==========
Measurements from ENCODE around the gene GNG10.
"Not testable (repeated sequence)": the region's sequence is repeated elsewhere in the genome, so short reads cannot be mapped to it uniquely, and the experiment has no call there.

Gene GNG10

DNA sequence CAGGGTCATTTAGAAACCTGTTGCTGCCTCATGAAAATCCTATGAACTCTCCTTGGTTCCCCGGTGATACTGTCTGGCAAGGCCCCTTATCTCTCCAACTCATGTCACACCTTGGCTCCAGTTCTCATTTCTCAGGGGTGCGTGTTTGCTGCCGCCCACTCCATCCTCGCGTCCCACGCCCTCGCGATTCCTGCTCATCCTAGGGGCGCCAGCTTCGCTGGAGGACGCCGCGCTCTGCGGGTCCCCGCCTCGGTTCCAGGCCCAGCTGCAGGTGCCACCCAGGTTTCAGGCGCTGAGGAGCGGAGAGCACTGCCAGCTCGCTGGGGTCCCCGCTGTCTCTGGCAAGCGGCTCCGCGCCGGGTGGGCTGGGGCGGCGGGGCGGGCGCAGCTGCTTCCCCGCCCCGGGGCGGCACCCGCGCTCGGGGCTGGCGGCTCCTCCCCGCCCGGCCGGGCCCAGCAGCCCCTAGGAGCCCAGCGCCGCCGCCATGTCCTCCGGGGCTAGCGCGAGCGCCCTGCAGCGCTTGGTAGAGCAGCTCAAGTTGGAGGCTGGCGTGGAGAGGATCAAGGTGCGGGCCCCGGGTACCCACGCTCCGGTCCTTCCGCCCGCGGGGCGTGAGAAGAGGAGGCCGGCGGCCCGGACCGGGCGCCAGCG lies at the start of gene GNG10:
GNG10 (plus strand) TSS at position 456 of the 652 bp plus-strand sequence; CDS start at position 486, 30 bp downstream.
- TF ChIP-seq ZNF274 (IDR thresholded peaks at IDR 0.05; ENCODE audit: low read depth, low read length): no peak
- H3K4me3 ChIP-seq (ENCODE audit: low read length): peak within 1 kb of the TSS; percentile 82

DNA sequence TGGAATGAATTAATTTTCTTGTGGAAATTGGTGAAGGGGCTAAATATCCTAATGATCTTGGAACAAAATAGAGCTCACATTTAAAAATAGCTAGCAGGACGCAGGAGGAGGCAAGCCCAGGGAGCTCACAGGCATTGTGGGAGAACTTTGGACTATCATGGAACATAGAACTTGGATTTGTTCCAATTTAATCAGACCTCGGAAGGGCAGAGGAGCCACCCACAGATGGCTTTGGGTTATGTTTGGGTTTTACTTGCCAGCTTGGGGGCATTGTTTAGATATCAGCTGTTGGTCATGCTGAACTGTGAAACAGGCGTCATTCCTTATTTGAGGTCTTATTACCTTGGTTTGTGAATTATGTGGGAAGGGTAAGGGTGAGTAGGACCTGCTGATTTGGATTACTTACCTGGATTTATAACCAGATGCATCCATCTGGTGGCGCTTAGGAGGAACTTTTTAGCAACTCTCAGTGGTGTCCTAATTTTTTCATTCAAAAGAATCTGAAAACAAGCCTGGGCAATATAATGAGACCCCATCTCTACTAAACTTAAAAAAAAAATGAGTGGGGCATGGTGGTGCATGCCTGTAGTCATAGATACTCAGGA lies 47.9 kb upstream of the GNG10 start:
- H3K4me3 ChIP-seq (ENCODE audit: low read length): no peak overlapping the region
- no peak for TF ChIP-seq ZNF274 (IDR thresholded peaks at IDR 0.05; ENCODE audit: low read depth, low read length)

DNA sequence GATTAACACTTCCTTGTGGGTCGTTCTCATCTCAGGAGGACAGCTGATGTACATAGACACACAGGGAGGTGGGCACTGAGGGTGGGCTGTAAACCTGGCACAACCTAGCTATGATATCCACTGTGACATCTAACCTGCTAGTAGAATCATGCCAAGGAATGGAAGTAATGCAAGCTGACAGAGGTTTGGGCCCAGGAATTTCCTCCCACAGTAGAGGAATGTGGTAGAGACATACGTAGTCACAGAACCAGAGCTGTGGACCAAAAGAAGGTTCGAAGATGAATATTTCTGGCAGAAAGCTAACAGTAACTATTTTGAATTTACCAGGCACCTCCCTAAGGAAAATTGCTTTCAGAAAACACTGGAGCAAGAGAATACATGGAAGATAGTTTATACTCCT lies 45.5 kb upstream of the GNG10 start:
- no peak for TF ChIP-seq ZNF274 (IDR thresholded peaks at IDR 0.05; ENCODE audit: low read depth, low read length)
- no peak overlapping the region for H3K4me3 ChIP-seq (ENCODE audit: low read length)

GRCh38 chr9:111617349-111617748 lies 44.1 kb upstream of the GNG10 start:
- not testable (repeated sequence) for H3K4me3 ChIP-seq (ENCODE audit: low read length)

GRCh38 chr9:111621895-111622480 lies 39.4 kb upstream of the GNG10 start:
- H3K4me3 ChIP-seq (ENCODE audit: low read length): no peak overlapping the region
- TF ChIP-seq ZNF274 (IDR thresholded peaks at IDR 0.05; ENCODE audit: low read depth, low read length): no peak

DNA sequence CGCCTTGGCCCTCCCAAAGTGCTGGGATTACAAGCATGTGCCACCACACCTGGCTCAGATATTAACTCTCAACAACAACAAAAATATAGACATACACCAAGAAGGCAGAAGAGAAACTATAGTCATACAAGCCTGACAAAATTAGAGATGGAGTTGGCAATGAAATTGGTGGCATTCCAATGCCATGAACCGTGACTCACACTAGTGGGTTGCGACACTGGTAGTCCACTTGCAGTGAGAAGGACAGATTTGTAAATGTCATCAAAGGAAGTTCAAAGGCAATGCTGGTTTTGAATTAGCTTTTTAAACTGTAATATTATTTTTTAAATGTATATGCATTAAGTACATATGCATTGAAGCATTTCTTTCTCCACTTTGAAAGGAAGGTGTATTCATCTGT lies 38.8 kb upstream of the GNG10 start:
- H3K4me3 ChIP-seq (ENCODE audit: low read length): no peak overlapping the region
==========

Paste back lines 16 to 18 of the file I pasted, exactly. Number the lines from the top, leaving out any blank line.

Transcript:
GRCh38 chr9:111621895-111622480 lies 39.4 kb upstream of the GNG10 start:
- H3K4me3 ChIP-seq (ENCODE audit: low read length): no peak overlapping the region
- TF ChIP-seq ZNF274 (IDR thresholded peaks at IDR 0.05; ENCODE audit: low read depth, low read length): no peak